Tribute to Invariance
Addition and Multiplication Tables in Various Bases
Many children grow superstitious, and think that you cannot carry except in tens; or that it is wrong to carry in anything but tens. The use of algebra is to free them from bondage to all this superstitious nonsense, and help them to see that the numbers would come just as right if we carried in eights or twelves or twenties. It is a little difficult to do this at first, because we are not accustomed to it; but algebra helps to get over our stiffness and set habits and to do numeration on any basis that suits the matter we are dealing with.
Mary Everest Boole
In China, children are made to memorize only half of the addition and multiplication tables. The other half is obtained via the commutative law. In the United States, the tables are taught a line at a time. Thus not only children have to memorize (almost) twice as much as their Chinese counterparts, an opportunity is missed to add a little of abstract thinking to rote memorization.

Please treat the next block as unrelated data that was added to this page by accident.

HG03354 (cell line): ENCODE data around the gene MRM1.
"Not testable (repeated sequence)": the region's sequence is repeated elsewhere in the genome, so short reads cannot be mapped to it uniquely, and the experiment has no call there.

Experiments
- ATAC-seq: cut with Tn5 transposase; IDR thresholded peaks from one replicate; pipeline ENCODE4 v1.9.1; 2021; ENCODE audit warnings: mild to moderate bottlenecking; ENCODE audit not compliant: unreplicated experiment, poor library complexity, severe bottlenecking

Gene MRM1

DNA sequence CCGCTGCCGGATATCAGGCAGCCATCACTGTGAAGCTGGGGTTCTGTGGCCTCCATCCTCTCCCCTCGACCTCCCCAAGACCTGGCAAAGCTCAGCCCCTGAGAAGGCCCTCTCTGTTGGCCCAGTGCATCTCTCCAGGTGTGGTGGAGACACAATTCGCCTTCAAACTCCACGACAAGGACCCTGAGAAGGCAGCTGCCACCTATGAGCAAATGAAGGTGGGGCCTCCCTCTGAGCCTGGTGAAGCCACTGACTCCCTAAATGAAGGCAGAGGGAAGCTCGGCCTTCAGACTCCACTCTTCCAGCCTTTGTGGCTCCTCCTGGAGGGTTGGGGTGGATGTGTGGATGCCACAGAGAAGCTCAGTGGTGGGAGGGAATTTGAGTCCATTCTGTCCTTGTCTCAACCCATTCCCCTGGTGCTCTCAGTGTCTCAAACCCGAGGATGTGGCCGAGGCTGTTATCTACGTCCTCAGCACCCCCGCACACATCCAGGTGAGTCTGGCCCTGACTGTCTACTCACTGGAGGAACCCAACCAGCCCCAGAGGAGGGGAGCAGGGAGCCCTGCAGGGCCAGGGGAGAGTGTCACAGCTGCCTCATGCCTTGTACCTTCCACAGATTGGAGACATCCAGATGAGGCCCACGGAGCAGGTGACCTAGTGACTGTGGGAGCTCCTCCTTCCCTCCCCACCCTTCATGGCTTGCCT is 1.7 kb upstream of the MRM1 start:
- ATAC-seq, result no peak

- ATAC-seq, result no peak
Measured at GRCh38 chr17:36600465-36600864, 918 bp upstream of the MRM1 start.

Commutativity of addition and multiplication appears as symmetry of the tables with respect to the main diagonal. One may discern other features of the tables that have algebraic interpretation. So looking at the whole table has definite advantage over looking at it a line at a time. Even more regularity can be observed when several tables (one per a different base system) are studied together.
I am not suggesting to teach preschoolers counting in various bases. However, even older children enjoy non-routine tasks. Turning something as dull as a table of addition or multiplication into a research tool will definitely enliven class instruction.
Are you game?
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